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Prince Andrew and the tradition of ‘Down with the Crown’

Britain’s ancient monarchy has inspired a noble tradition — hating it. KEITH FLETT charts the history of throwing things at the throne

THE recent furore around Prince Andrew’s links with a convicted sex offender and his inability to grasp the gravity of the matter, underlined in a car crash TV interview with journalist Emily Maitlis, has raised again the question of support or otherwise for the monarchy in Britain.

At a historical level England was the world leader in anti-monarchism, being the first country to execute a monarch, King Charles I in Whitehall on January 30 1649, and promote instead a republic under Cromwell.

However the monarchy was restored in 1660 and notwithstanding the reconfiguration of ruling-class power that was the Glorious Revolution of 1688 it has been with us ever since.

Support or opposition to the monarchy has varied over time depending on what it has or has not been doing and how this is seen by the wider population.

The royal reaction to the death of Princess Diana in 1997 led to an upsurge of views that the monarchy was an outdated institution that should be removed from any official role in British life for example.

Since then, and this is a pattern, specific incidents spark off disquiet at the royals. Before Andrew perhaps the most recent was Prince Philip’s car crash in January 2019 where he managed to injure several civilians driving a Range Rover at the age of 97 and appear somewhat unconcerned about the matter.

The Prince Andrew affair has focused anti-royal feeling again.
Reports suggest that it was when an audience member asked a question about the royals in the recent ITV election debate between Jeremy Corbyn and Boris Johnson that the Palace realised that Andrew would, officially at least, have to go.

Johnson defended the royal family in the debate while Corbyn suggested that those who actually merited support were the victims of the sex offender the prince had been friends with.
Subsequent events have underlined which leader was in touch with the political realities of the matter.

The wider historical point going back at least to the 19th century remains that popular dislike of the monarchy tends to coincide with occasions when it becomes obvious that their wealth, lifestyle and general behaviour is completely out of step with those of ordinary people.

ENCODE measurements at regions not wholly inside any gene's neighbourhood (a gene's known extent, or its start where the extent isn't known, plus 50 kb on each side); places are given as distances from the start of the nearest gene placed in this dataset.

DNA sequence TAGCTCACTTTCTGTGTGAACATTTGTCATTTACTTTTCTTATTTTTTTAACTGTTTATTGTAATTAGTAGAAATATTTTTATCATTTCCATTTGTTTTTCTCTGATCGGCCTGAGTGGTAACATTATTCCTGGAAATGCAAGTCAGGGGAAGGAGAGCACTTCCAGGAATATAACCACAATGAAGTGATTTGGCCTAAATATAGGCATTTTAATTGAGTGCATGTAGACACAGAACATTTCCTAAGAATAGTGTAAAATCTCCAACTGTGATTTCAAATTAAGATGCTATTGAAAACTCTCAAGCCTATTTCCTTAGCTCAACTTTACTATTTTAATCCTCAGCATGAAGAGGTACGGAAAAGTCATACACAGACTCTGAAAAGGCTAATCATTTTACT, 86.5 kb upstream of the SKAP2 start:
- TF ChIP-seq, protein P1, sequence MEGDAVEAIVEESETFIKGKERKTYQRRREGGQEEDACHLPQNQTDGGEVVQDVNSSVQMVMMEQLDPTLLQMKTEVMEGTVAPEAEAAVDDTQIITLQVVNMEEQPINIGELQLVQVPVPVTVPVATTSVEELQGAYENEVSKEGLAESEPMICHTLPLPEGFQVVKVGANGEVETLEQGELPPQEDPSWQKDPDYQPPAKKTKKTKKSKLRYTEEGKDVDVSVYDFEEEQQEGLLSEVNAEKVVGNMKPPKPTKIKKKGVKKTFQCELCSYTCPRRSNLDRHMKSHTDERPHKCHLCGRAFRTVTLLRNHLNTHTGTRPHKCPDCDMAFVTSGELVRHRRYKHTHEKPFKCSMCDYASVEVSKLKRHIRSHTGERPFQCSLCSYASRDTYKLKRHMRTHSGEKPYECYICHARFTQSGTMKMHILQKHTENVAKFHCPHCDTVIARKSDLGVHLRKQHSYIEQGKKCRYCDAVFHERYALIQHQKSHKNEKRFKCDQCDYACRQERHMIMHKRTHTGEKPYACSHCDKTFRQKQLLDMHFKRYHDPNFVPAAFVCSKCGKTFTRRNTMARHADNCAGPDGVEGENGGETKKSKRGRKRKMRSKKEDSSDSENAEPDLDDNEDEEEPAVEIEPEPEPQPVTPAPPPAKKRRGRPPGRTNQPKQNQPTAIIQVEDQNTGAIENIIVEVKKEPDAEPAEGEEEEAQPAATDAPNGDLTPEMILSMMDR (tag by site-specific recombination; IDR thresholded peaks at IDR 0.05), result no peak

The leading late Victorian newspaper Reynolds’s News, which sold 300,000 copies a week, specialised in anti-royal stories and commentary.

It was class politics in the most basic but often the most effective, us and them, model.

Antony Taylor, whose edited collection, Down with the Crown, is amongst the best guides to British anti-monarchism, has argued:
“When in 1887 during Victoria’s golden jubilee the Social Democratic Federation and socialist clubs protested against ‘fifty years of royal flunkeydom’ they located themselves within a long and well established tradition of hostile royal comment.”

Reynolds’s Newspaper has been digitised and is available online. A look at any edition from the last quarter of the 19th century will find anti-royal invective that would in most cases be considered too robust for 2019.

For example in November 1877 Reynolds’s carried a lengthy reader’s letter headed “the money cost of royalty.”

It read in part: “Morally and politically it is to the people an institution that costs more than money, in the restriction of liberty and human progress. It may enable us to form some idea of how wisely the French people have acted recently in voting in so significant a manner that they will have no more royalty.”

The writer goes on to complain about the “bloodsucking” powers of royalty funded by people’s taxes.

If the disgraceful behaviour of Prince Andrew has reawakened such sentiments, perhaps some good will come of it.


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